This may seem speculative, but that seems inevitable in the case of the creation of an entirely new sui generis quasi property right in genetic material as such.

The post itself attracted some very high quality comments, even if the number was not large.  This Kat is very grateful to Norman for posting this link to submissions by the Intellectual Property Institute of Canada (the Canadian IP practitioners’ professional association)  regarding Canada’s possible signature of the Nagoya Protocol.  They are well worth a read and contain some very thoughtful objections to the Nagoya Protocol scheme.

This Kat's final comment, arising from reading the comments of Graham Dutfield, is that it seems that the "Benefit" of the Access/Benefit Sharing arrangements is supposed to go to the Party, ie the signatory state from which the genetic resource is extracted.   He does not read the Nagoya Protocol as requiring that it goes to indigenous peoples.  So there may be no benefit to indigenous peoples at all from all of this.

1 comment:

Norman said...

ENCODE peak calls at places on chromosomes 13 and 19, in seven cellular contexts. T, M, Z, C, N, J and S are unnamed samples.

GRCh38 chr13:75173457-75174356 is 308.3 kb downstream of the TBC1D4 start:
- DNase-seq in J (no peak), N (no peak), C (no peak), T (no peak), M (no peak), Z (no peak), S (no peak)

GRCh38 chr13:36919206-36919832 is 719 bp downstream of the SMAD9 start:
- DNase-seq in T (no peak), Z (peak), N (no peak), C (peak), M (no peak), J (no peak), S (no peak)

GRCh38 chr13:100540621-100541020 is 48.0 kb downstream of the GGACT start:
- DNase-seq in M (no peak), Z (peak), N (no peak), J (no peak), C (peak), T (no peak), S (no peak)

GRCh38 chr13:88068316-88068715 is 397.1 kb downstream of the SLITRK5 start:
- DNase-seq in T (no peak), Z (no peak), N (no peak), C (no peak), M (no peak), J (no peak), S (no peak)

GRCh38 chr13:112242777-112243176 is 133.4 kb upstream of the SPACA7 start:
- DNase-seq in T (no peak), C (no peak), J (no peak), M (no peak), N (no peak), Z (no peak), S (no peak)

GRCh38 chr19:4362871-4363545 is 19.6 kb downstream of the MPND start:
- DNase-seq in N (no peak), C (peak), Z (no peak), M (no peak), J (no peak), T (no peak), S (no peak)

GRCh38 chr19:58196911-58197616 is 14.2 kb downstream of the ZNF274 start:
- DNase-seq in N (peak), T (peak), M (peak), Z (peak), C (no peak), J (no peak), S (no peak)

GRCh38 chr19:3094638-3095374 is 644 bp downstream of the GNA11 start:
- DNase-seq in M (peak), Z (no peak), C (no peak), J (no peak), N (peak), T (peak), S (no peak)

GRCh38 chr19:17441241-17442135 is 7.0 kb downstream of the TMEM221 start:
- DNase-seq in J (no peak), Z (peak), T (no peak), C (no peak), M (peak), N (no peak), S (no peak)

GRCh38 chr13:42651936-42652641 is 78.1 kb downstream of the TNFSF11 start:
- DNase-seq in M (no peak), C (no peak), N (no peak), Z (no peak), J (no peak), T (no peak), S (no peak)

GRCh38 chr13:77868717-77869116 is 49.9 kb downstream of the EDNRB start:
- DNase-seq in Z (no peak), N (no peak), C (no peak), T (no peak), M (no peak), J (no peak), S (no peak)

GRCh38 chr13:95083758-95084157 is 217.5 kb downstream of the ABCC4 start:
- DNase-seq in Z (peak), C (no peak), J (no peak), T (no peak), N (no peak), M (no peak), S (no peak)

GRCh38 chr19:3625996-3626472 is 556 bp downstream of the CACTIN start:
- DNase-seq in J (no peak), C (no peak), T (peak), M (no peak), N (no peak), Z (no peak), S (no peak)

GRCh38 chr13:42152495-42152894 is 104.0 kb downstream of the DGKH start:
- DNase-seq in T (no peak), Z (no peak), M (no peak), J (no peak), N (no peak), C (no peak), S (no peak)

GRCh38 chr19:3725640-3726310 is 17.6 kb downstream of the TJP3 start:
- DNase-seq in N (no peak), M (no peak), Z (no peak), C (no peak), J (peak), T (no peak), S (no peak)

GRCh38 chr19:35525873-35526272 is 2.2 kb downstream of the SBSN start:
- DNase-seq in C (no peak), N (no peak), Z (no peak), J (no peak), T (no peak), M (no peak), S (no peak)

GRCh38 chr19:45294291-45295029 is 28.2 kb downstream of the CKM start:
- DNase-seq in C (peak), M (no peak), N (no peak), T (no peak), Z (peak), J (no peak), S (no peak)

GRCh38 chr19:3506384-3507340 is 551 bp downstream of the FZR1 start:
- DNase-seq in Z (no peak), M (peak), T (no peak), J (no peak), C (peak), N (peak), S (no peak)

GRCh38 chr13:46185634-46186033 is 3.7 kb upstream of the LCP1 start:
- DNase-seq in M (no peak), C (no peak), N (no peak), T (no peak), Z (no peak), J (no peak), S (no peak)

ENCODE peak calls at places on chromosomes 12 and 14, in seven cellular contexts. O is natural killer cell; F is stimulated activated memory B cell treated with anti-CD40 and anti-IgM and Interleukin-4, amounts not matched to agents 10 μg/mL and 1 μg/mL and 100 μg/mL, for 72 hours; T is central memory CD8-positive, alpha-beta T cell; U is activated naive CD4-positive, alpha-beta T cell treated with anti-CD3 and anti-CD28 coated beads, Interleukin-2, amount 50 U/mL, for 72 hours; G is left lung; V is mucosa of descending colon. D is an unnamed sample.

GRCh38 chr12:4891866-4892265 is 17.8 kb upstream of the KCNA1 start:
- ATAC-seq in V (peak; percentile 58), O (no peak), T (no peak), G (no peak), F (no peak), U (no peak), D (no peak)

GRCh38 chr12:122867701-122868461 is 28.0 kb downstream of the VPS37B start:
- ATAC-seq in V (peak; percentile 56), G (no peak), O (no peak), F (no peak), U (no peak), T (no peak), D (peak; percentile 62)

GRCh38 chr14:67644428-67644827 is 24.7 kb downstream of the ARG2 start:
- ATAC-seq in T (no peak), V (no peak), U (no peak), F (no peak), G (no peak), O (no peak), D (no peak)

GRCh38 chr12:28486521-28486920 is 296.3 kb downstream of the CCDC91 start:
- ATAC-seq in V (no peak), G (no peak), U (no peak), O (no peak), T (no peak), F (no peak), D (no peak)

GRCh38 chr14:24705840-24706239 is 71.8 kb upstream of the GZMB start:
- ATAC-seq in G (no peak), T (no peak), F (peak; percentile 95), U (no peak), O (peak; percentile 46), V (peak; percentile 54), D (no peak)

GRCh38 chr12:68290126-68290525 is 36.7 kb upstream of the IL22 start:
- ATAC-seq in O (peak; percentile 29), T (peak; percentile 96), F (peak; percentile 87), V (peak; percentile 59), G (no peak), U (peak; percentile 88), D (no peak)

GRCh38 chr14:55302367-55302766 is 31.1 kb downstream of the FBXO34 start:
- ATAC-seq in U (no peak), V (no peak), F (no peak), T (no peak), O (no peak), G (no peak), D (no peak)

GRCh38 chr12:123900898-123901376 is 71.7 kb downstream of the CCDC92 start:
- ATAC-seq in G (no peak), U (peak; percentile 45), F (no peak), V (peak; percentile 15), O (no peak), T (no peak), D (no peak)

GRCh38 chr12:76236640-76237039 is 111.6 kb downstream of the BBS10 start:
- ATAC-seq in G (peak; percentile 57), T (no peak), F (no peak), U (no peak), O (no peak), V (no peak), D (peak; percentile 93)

“Even if a company never engages in any ‘bioprospecting’, there is likely to be a bureaucratic burden on demonstrating Nagoya-compliance.” This is correct. One proposed enforcement mechanism for Nagoya, that has been extensively discussed at WIPO and elsewhere, is to require all applications for inventions based on a genetic resource to disclose the source of that resource. The idea is that this will allow detection of cases in which benefit sharing will be triggered under Nagoya, but the disclosure requirement would apply to any invention based on genetic resources, regardless of the source (since of course the source is not known before it is disclosed). Switerland and, as I understand it, Norway, have already implemented such a disclosure requirement. The exact scope of the disclosure requirement depends on how it is implemented. The Swiss provision, Art. 49a PatG, requires disclosure of the source when the invention is “directly based on” a “genetic resource.” The Swiss Patent Office FAQs on Biodiversity indicate that this means a claim to any material “containing functional units of heredity.” This would seem to encompass claims to DNA as such, but also to eg bacteria. However, para 27 of WIPO document PCT/R/WG/6/11, interpreting a proposal by Switzerland which exactly mirrors the wording of the Swiss provision, states that “for example, the source of a plant would have to be declared in the patent application if the respective invention relates to a chemical compound which the inventor extracted from this plant.” That is, the geographic origin of the physical material which was the ultimate origin of the claimed compound would have to be tracked and disclosed for all compounds which have a biological origin. Again, this is regardless of whether benefit sharing would be required under Nagoya. This is a much broader view than the Swiss have taken of this provision.